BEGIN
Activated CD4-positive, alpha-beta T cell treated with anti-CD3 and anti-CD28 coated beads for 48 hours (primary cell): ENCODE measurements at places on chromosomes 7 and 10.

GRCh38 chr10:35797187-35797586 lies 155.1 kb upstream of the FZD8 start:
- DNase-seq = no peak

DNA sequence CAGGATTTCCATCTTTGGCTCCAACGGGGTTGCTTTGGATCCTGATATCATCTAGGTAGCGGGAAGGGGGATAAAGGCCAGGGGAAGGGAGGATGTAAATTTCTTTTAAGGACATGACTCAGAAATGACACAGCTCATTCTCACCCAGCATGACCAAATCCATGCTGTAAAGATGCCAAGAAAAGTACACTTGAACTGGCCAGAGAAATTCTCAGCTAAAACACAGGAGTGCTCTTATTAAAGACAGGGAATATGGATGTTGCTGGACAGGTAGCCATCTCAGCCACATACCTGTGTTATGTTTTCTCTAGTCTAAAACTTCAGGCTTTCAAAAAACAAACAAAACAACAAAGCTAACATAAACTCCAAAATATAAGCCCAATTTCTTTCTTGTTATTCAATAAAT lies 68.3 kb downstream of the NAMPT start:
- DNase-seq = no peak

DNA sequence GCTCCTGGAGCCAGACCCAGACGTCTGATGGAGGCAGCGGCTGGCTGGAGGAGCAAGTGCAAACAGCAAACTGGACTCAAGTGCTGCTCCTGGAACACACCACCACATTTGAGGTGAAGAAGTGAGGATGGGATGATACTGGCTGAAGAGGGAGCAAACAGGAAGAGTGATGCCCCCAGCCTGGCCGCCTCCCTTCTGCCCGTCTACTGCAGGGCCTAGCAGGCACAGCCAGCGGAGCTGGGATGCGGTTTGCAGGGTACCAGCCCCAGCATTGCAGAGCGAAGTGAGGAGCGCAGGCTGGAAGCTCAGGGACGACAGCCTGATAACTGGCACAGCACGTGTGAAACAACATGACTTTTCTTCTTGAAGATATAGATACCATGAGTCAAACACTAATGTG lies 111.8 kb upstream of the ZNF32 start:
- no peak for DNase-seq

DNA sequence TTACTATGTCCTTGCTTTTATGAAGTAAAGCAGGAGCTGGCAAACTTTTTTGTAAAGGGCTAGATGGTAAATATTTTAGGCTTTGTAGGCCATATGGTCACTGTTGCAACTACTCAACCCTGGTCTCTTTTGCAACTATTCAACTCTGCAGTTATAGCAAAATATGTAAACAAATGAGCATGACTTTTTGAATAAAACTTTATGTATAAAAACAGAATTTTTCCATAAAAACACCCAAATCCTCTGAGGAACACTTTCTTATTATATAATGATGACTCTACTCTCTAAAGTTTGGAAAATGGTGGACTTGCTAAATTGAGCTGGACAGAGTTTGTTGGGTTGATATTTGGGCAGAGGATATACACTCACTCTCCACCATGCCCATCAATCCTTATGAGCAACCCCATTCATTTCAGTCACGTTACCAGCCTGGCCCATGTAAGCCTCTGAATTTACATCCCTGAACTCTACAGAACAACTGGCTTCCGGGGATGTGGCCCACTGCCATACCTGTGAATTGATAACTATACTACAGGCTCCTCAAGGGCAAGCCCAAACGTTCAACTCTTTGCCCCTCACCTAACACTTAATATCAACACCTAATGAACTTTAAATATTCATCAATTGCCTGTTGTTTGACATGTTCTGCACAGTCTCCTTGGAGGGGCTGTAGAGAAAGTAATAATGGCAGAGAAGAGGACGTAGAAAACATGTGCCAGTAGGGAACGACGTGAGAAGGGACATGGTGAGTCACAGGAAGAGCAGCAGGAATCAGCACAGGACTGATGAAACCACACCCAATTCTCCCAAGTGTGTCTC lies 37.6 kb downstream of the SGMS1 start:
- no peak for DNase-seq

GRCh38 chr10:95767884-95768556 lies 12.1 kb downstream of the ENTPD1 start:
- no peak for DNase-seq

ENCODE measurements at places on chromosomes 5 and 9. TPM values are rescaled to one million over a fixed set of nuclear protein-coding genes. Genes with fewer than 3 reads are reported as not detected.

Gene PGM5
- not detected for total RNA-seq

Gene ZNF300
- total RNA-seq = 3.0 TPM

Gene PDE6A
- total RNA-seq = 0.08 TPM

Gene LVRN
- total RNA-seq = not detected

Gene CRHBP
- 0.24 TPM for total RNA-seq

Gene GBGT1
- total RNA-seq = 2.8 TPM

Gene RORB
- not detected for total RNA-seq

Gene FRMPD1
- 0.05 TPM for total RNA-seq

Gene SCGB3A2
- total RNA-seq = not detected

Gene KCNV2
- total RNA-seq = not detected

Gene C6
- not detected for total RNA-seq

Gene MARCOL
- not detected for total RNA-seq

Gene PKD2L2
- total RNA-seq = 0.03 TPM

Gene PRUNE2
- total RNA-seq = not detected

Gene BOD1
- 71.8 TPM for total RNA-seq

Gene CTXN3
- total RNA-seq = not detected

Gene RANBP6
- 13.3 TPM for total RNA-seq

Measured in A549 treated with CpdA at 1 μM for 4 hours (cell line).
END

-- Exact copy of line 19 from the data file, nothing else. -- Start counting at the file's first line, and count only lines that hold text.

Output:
Gene LVRN